Ed Osmun is shy—that much we have in common. The first day I showed up with my microphone in tow I could see it in the way he bowed his head. But just as much as Ed is shy, I am determined, and today, finally, we got his story out. It starts with tilapia—ready for market, and fat.
These tilapia are the main event on Ed's farm. They arrive tiny—half a gram—from New Mexico. A breeder there selects for uniformity and growth, which makes Ed's life easier when it comes to culling and the eventual harvest. The fish spend their roughly nine months of life in nine large, half-dumpster size tanks—growing up in shades from orange to black into weights a pound and a quarter and on. As they live and eat they of course create waste, but Ed has a system in place—a growing method called aquaponics—that allows him to use this waste instead of throwing it out.
It works like this: in the water, there are big drums filled with nitrogen-fixing bacteria. Next door—adjacent to the fish tanks in the farm's roughly 8,000 square foot indoor growing area—is a greenhouse space. Nine tubes, one from each of the fish tanks, feed nine hydroponic systems, with the water full of nitrates constantly filtering out from the fish tanks and into plastic tubes beneath the rows of salad greens.
Eventually, what solid waste the greens can't take up is filtered out along with old water, and new water is filtered in. It's a fairly ingenious system, although Ed says he can't take any credit. People think the idea may go as far back as the ancient Incas, the Chinese, and even the Aztecs. If you think about it, it's actually a very natural system—the whole world runs on aquaponics in one way or another. But the modern system was the brainchild of the New Alchemy Institute—the place that inspired Arthur Teubner to include growing space in his living space. The researchers at New Alchemy published a series of articles on irrigating garden vegetables with fish effluent in the 1970s, and the idea took off.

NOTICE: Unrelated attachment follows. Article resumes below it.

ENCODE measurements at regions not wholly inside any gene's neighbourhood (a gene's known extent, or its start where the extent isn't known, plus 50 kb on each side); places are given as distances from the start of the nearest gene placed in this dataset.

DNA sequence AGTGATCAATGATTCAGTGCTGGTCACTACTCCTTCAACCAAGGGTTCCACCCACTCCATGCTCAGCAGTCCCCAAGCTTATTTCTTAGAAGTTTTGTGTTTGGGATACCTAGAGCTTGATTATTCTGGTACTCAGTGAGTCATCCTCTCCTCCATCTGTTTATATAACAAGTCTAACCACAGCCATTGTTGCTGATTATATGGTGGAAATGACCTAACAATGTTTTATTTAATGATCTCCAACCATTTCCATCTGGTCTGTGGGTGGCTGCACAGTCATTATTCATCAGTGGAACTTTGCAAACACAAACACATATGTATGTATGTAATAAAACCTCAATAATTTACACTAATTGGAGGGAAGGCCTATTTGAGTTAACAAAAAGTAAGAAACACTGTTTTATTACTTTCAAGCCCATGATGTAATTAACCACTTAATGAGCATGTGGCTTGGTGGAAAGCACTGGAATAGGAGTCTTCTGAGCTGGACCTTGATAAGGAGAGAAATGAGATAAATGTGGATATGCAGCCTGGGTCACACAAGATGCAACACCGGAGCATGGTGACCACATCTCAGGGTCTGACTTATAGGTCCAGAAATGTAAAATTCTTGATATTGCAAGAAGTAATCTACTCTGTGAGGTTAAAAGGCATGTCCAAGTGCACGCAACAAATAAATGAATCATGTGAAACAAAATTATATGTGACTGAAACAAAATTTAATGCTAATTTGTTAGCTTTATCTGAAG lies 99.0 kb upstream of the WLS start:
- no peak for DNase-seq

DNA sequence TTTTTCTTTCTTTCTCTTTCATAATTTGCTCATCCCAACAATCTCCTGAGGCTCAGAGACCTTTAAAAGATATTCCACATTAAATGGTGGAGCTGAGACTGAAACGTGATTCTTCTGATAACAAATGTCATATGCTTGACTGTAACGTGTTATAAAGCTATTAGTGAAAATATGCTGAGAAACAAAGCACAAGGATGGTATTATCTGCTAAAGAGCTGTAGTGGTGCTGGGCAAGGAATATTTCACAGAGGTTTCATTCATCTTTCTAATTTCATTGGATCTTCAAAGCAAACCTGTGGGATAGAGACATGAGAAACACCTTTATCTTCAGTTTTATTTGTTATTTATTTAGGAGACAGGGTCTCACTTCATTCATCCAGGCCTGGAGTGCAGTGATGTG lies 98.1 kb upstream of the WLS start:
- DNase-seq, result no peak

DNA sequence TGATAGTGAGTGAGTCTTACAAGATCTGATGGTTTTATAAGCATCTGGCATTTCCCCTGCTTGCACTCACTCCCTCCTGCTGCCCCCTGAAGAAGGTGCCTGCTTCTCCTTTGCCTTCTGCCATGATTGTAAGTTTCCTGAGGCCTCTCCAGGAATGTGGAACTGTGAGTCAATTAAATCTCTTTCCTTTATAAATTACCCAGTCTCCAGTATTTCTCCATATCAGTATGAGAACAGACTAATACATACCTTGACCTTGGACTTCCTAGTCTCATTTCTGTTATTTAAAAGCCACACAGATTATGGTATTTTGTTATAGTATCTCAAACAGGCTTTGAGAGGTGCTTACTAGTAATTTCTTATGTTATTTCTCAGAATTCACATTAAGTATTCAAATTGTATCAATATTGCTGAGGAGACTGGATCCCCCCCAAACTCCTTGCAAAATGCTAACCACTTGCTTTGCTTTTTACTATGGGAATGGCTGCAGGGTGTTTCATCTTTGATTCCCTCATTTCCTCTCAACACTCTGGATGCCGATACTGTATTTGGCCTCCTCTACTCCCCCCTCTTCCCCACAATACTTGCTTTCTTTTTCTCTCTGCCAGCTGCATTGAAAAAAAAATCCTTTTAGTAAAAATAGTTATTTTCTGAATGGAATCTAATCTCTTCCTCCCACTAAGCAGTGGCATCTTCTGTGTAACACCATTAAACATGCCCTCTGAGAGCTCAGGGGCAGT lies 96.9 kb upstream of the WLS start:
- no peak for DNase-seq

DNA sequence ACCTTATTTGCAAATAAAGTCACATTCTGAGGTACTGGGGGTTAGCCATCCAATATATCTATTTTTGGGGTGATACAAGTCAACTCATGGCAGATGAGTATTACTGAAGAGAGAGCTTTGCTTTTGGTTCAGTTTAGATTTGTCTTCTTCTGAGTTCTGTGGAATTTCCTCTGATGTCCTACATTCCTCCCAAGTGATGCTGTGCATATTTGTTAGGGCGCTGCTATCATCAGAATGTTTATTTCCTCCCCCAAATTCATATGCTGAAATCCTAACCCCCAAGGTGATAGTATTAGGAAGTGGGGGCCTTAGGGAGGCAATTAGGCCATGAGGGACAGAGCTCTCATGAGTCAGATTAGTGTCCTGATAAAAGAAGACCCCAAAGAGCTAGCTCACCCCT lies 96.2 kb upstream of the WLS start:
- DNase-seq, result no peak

Ed says he's been interested in controlled environment growing for at least as long. His wife tells him he was talking about it when they were dating; they've been married now 37 years.
Of course, the upshot of all this is food. Ed sells tilapia to local chefs (he's hoping to start selling retail to fish markets soon, too) and his greens go to local stores, restaurants, and farmers' markets. They're sold under the banner of E & T Farms, which Ed runs with his wife, Betty. They also produce honey and beeswax candles, and in the summer, they expand their growing outside and offer goodies like tomatoes and cucumbers. But even now, all year round, they have salad mix—plump plastic bags filled with baby lettuces, Swiss chard, arugula, and even a few nasturtiums.
This Saturday, at the Marstons Mills Farmers' Market, if you have a second, introduce yourself. Ed may be shy, but he's always willing to talk aquaponics.